The goal for the new program is to attract highly qualified pre- and postdoctoral candidates from national and local pools and build a diverse trainee population. “A unique and really exciting part of this program is the transdisciplinary training model, where methods and approaches are defined by the questions being asked and the problems being solved, rather than by specific disciplines,” said Corvera.

“One of the tenets of our approach—transdisciplinary science—is that it flips science on its side and removes silos. By asking ‘What’s the big problem we’re working on?’ we bring scientists together from different disciplines,” said Lapane.

Lapane added that the way to change how people solve problems is by bringing together people from across the “T spectrum,” referring to the various phases of translational science: T0 (basic research); T1 (pre-clinical research); T2 (clinical research); T3 (clinical implementation); and T4-5 (public health).

The new program will leverage the existing collaborative relationships between UMMS departments, centers and institutes to provide trainees with strong mentoring teams, rigorous academic training tailored to individual research interests and the technical skills necessary for their success as independent investigators and contributors to team science. Postdoctoral trainees will complete the master’s in clinical investigation, while predoctoral trainees will complete the clinical and translational science concentration.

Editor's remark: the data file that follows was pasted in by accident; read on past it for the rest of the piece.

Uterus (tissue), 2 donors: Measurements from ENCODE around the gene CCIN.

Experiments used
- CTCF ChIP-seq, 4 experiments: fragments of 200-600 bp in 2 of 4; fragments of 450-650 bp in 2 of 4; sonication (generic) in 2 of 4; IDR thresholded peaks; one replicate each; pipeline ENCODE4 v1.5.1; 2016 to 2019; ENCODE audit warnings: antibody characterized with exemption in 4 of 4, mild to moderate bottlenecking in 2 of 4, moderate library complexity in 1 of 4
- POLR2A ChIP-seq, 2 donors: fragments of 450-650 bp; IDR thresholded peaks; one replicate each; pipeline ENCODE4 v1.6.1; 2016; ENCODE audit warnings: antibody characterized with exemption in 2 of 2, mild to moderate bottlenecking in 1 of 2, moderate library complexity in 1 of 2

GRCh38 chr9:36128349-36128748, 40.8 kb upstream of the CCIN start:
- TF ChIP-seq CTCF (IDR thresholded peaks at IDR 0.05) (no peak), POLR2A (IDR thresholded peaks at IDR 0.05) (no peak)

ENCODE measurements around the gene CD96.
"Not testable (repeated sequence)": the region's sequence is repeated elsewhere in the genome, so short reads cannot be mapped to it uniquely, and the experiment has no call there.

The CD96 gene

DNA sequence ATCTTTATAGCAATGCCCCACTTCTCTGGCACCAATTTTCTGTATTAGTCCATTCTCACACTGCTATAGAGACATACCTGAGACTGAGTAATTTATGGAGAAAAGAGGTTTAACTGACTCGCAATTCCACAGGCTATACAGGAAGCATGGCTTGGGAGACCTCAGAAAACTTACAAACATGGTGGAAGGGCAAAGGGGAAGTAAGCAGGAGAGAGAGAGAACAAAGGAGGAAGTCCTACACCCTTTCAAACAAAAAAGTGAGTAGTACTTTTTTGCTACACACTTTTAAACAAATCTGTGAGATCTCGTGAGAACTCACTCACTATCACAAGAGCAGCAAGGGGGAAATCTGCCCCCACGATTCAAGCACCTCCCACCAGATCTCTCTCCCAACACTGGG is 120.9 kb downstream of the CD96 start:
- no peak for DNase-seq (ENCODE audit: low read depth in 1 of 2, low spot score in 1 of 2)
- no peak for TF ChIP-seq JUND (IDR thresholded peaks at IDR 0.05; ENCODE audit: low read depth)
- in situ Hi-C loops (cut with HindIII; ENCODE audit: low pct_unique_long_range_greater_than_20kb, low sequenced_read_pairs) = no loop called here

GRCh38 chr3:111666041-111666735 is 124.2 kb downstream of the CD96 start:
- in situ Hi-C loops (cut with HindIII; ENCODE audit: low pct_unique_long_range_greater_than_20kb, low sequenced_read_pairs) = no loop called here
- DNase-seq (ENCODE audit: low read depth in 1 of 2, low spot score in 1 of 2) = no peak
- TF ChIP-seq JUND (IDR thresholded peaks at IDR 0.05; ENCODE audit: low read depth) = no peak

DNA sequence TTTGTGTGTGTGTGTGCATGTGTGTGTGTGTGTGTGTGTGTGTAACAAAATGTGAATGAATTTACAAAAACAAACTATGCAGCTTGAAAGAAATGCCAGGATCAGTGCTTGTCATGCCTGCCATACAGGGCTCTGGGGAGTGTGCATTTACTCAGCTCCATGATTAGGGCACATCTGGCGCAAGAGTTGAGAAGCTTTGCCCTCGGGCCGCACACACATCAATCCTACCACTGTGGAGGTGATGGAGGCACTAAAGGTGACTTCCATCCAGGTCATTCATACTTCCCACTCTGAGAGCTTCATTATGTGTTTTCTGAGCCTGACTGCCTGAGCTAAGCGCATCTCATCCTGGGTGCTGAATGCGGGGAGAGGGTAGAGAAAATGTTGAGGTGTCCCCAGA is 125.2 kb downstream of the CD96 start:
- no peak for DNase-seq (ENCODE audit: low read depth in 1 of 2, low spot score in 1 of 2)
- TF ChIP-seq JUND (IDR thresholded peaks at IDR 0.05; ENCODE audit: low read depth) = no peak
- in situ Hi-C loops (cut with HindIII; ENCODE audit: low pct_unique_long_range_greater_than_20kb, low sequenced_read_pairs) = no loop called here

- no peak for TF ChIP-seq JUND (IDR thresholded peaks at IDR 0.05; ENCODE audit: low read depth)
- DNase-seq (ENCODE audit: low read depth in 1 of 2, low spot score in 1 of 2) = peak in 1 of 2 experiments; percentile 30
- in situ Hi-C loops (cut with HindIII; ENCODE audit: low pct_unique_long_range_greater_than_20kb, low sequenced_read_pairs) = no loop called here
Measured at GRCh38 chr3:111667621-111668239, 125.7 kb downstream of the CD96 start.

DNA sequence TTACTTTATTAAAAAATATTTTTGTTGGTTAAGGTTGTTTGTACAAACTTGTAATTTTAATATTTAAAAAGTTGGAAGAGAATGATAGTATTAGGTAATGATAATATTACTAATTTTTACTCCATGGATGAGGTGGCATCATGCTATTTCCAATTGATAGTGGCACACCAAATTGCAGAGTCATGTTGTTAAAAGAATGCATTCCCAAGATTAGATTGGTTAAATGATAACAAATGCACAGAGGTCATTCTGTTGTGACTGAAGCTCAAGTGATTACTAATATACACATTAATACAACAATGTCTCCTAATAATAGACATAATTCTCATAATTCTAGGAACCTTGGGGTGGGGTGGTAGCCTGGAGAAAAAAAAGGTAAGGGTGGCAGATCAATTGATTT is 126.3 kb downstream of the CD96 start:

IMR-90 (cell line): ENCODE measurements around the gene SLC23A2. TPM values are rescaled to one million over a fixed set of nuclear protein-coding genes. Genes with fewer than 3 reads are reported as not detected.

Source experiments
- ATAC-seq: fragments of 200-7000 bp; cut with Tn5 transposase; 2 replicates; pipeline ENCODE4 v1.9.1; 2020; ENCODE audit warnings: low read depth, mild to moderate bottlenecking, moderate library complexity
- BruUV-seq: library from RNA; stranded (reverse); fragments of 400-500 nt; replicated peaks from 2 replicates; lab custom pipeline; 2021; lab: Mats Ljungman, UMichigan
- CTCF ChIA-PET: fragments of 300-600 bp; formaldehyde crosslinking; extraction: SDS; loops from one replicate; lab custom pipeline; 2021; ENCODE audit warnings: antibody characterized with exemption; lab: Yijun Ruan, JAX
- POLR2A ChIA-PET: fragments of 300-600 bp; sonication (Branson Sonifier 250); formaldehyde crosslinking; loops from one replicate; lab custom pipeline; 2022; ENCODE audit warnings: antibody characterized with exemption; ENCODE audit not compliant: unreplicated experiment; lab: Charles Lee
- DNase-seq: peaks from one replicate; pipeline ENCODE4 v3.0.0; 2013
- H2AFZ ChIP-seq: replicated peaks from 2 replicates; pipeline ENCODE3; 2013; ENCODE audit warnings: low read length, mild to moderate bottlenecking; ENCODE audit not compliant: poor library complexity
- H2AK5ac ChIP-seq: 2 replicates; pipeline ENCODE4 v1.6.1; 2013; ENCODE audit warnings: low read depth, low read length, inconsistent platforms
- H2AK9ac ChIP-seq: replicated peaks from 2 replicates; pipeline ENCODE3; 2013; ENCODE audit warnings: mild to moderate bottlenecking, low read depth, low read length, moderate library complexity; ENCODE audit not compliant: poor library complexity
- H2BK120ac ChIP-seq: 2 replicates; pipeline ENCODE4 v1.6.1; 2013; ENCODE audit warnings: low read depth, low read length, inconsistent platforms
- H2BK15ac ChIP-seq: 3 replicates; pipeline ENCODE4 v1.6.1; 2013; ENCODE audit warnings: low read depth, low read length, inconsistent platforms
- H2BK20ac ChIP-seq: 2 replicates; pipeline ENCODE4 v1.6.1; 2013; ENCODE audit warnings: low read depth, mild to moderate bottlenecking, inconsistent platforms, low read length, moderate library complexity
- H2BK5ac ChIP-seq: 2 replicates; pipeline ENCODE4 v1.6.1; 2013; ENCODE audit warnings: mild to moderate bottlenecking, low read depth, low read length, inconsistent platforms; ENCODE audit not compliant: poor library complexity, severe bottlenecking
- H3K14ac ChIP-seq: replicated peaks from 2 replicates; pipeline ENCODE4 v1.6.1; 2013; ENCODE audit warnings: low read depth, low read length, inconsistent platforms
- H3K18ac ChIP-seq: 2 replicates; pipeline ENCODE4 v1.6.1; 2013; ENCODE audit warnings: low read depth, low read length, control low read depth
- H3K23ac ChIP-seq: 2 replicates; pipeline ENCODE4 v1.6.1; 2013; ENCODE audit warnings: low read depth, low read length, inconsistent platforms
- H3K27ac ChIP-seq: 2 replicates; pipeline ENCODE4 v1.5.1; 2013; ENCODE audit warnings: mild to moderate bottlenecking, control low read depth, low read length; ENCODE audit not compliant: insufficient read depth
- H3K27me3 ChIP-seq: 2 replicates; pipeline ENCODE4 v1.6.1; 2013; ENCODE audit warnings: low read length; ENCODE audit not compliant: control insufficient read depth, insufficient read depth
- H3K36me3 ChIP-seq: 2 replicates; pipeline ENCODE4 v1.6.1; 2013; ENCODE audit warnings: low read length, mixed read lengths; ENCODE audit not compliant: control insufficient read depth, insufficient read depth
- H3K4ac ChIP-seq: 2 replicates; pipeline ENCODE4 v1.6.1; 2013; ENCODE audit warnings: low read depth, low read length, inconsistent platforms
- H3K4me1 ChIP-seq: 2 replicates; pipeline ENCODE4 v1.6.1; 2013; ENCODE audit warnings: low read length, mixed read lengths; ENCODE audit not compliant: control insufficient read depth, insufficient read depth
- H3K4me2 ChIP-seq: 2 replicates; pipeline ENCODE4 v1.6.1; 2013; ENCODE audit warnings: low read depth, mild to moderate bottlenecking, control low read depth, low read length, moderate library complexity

“Ultimately, the goal of the training program is to make a major contribution to a new national workforce of clinical and translational science researchers,” said Lapane, adding that five years from now there could be a “new generation” of grant applications that are truly representative of translational science. 

Current trainees

Alec Gramann
predoctoral fellow

Project: Evaluating anti-GDF6 treatment as potential therapy for advanced melanoma and breast cancer
Mentors: Craig Ceol, PhD; John Harris, MD, PhD; Michael Green, MD, PhD


Jonathan Green, MD 
postdoctoral fellow

Project: Implementation and utilization of mobile technology in adolescent bariatric surgery patients
Mentors: Jeremy Aidlen, MD; Sherry Pagoto, PhD


Jacob Hunnicutt
predoctoral fellow

Project: Building the Evidence Base to Improve Pain Management in Nursing Home Residents with Cancer
Mentors: Kate Lapane, PhD; Jennifer Tjia, MD; Jose Lemos, PhD


Apurv Soni
predoctoral fellow

Project: Understanding Predictors and Trends of Maternal and Child-Health in India at an Individual, Community, and Population Level: Challenges and Opportunities for Improvement
Mentor: Jeroan Allison, MD


Vijaya Daniel, MD 
postdoctoral scholar

Project: Microbial determinants of Gastrointestinal Perforation Incidence and Outcomes
Mentors: Heena Santry, MD; Beth McCormick, PhD; Catarina Kiefe, MD, PhD


Related links on UMassMedNow
Grant affirms UMMS MD/PhD program ‘among the best’
NIH Initiative for Maximizing Student Development funds UMMS program